“Are they introverted? Are they extroverted?” Holtzman explained. “That ties to different content.”
Holtzman said the socialbot had to be clever in how it suggested topics and brought up facts. “We can get ourselves into a corner if we have a topic that we don’t have much to say about,” he noted.
Spoken language understanding
The socialbot needed to understand what the user was saying in order to have a conversation, taking speech and extracting meaning out of it.
“This is a fairly easy task for people, but if you’ve ever tried talking to Alexa or Siri and have it misunderstand what you were trying to say, you know that this is still a complicated problem for artificial intelligence systems,” said Elizabeth Clark, a third-year PhD student studying national language processing.
The Sounding Board team took an approach that mapped speech to text, and then extracted meaning from said text. It built technology that could tell the difference between commands, questions, topics, and user reactions.
“User reactions are important, because if we present a fact to someone and they say, ‘that’s really interesting,’ you will want to respond differently than if they say, ‘that’s really boring,'” Clark explained.
She also noted that one response can involve a combination of a command, question, topic, etc. That’s why the team used a “multi-dimensional representation” to understand both reactions and commands at once.
Hierarchical Dialog Manager
Once the system deciphers what a user is saying, it uses a “hierarchical dialog manager” that keeps the conversation coherent and keeps the user engaged. It’s a combination of a “master dialogue manager” in charge of switching between “miniskills” that dictate subsegments of the conversation.
Maarten Sap, a PhD student studying contextual language modelling and social science NLP applications, noted that one important miniskill the Sounding Board team created was a personality analysis tool inspired by social psychology and personality theory. The point was to provide more relevant content for users.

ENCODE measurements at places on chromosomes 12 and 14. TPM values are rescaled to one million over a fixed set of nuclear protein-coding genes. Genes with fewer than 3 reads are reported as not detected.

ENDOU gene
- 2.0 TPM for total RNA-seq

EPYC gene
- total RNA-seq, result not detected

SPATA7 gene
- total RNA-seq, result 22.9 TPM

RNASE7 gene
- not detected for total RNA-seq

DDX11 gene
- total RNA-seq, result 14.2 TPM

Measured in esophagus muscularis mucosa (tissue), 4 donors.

“We wanted to present content that was more relevant to users with different personalities,” he said. “We had to ask them personality-related questions and mapped them on to five different personality traits.”
Another part of dialogue management is making transitions smooth — for example, asking the user if they have read an article.
“If they don’t respond, we can hear a pause, and ask the user to say ‘next’ if they want to move on,” Sap said.
The socialbot needed to have a large collection of information covering various topics in order to carry out a conversation. Sounding Board built its content system using a knowledge graph that crawled the internet and extracted information from various sources, ranging from user-generated data on sites like Reddit, to more formal written articles.
Hao Cheng, a PhD student researching natural language processing and machine learning, said that the team spent a lot of time programming the socialboat to filter out inappropriate content. There was also a focus on surfacing content that was positive and uplifting.
The knowledge graph, which had 80,000 entries covering 300,000 topics, was updated daily. The slide above shows how the socialbot starts with a news article (middle) and can take the conversation in different directions, depending on what part of the article a user is interested in.
One key aspect of Sounding Board’s process that helped it win the Alexa Prize was how the team improved its socialbot over time. The students scoured through transcripts of interactions to find where conversations went poorly and figured out how to tweak the system to prevent future slipups. They were able to better understand what makes a good topic; how to tell when people were bored with a topic; how to balance different types of content; and more.
“These are just a few of the questions we couldn’t answer well until we saw how people interact with the socialbot,” Clark said. “Once we identified common issues in the conversation logs, we could start brainstorming solutions.”